The world once again observed the anniversary of 9/11 – the most horrifying terror attack across the world, in which not hundreds, but thousands of innocent people, mostly Americans lost their lives to Islamist jihad. But there is another 9/11 which skips public memory very often. We are talking about the 11 September 1973 coup d’état in Chile against President Salvador Allende, led by Commander-in-Chief Augusto Pinochet. This one event would go on to save the fortunes of the Latin American country for generations to come and prevent it from becoming yet another failed socialist dictatorship on the lines of Cuba and Venezuela.
Salvador Allende would have been the end of Chile as a democracy. During his inglorious tenure, Allende heralded an era of socialism which can best be described as a concoction of Soviet and Cuban models. Private enterprise was crushed, lands were expropriated, assets and businesses were nationalised and democracy, in general, was run over. Allende also made the judiciary an insignificant institution, and blatantly ignored the orders and directives of Chile’s supreme court. Allende’s Minister of Agriculture, Jacques Chonchol, expropriated all estates which were larger than eighty “basic” hectares (about 200 acres). No farm in Chile exceeding this limit remained by the end of 1972. Within eighteen months, the Latifundia (extensive agricultural estates) had been abolished.
Allende won 36% of the vote in the Presidential election and, not having garnered a popular majority, was chosen by the Chilean Congress as per the country’s constitution. He then went about trying to socialize the Chilean economy and society. 1/
— Boris Ryvkin (@BRyvkin) September 11, 2021
In the 1970 presidential election, Allende had failed to win a popular majority and had garnered 36.2 per cent of the vote. Needless to say, for the three years he lasted since, the man did not have the trust of the people, and Chileans did not approve of his radical socialist agenda a tad bit. So, something needed to be done. Salvador Allende was too powerful a dictator to defeat democratically. He even had a protection force sent over by Cuban dictator Fidel Castro to protect his government.
President Richard Nixon Steps In
It had become a necessity after 1970 to rid Chile of Salvador Allende. The man had gone berserk and would destroy Chile in a rather short period if allowed to continue in power. So, the United States, back then under the leadership of President Richard Nixon took a calculated and strategic risk, which went on to become a boon for Chile as a country.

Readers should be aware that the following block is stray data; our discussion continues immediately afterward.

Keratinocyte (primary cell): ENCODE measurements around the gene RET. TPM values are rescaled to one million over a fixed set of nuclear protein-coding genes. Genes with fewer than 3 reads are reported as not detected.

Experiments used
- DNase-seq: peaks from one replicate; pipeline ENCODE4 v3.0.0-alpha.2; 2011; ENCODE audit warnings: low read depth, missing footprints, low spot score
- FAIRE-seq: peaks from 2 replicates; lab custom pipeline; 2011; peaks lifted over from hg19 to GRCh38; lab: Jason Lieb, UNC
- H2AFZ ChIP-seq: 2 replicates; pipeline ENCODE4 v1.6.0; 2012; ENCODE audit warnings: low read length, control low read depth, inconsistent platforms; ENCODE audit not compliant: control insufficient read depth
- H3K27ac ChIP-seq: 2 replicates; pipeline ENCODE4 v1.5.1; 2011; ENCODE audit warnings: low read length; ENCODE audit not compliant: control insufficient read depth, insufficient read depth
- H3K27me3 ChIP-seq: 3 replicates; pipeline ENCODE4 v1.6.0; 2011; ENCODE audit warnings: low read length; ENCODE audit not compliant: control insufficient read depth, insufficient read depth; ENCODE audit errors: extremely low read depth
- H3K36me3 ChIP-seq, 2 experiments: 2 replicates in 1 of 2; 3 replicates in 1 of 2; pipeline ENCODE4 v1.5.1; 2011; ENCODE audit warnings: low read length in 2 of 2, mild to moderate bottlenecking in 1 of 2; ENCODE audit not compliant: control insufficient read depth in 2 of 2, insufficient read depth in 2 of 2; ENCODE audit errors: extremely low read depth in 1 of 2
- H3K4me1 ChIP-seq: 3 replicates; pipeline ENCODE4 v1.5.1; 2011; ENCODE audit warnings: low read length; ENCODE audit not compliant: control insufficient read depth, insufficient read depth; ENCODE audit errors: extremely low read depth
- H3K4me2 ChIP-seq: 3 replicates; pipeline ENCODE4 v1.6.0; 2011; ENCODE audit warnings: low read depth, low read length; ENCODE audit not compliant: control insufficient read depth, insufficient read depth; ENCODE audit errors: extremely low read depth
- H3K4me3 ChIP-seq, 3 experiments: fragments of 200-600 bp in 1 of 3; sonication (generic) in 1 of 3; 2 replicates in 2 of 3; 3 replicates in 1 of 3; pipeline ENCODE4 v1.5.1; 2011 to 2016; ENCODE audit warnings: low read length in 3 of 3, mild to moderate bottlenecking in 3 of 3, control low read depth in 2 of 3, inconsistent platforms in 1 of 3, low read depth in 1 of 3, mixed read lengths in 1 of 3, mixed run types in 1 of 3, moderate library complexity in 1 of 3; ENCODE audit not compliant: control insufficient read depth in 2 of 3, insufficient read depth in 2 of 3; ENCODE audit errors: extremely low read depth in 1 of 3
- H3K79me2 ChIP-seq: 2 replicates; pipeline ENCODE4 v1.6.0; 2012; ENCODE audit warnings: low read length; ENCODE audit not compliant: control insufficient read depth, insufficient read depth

On September 15, 1970, Nixon ordered the CIA to help instigate a military coup against Allende during a closed-door Oval Office meeting with his National Security Advisor Henry Kissinger and CIA Director Richard Helms. The CIA Director made notes of the meeting, and in them, he scribbled the words, “1 in 10 chance perhaps, but save Chile! [N]ot concerned risks involved. no involvement of embassy. $10,000,000 available, more if necessary. Full-time job—best men we have. Game plan. Make the economy scream.”
According to Foreign Policy, by the second week of September 1970, the CIA was instructing its operatives to foment economic, political, and psychological warfare to create a climate for a revolution. Following the election, the CIA developed a two-pronged strategy. The CIA first sought to employ the strategy of co-opting outgoing Chilean President Eduardo Frei to annul the 1970 election result. Frei did not succumb, so, the Nixon administration decided to go for plan B. This involved stoking chaos in Chile, which would “provide the Chilean military with the pretext for seizing power.”
This campaign, involving the funnelling of money and weapons to anti-Allende elements and aiding in the assassination of the commander in chief of Chile’s armed forces, Gen. René Schneider, in October 1970 ultimately laid ground for the September 11 coup d’état against Salvador Allende. On the chosen day in 1973, the Chilean military (Army, Navy and Air Force) and police overthrew Salvador Allende, and Augusto Pinochet seized power. During his tenure, which lasted until 1990, Pinochet brought in several reforms, leading to the country ultimately reverting to democracy after a plebiscite showed that the public wanted Pinochet out of office.
Augusto Pinochet was responsible for the deaths of several leftists. When seen in contrast to Salvador Allende, many argue that Pinochet was the lesser evil, who ultimately helped save Chile from taking a radical socialist turn. Pinochet’s reforms led to Chile continuing to remain the best-performing economy in Latin America through the 1990s.
Nixon Saved Chile
President Richard Nixon played a big role in saving Chile from the evil of Communism. Had he not given the go-ahead to create an atmosphere in the Latin American country conducive for a coup, Chile would have gone down a very dark and undemocratic road, under the leadership of Salvador Allende.
Thankfully, the coup paved the way for Salvador Allende to kill himself at the Presidential palace with a rifle gifted to him by his compatriot, Fidel Castro, and that was the end of Communism in Chile.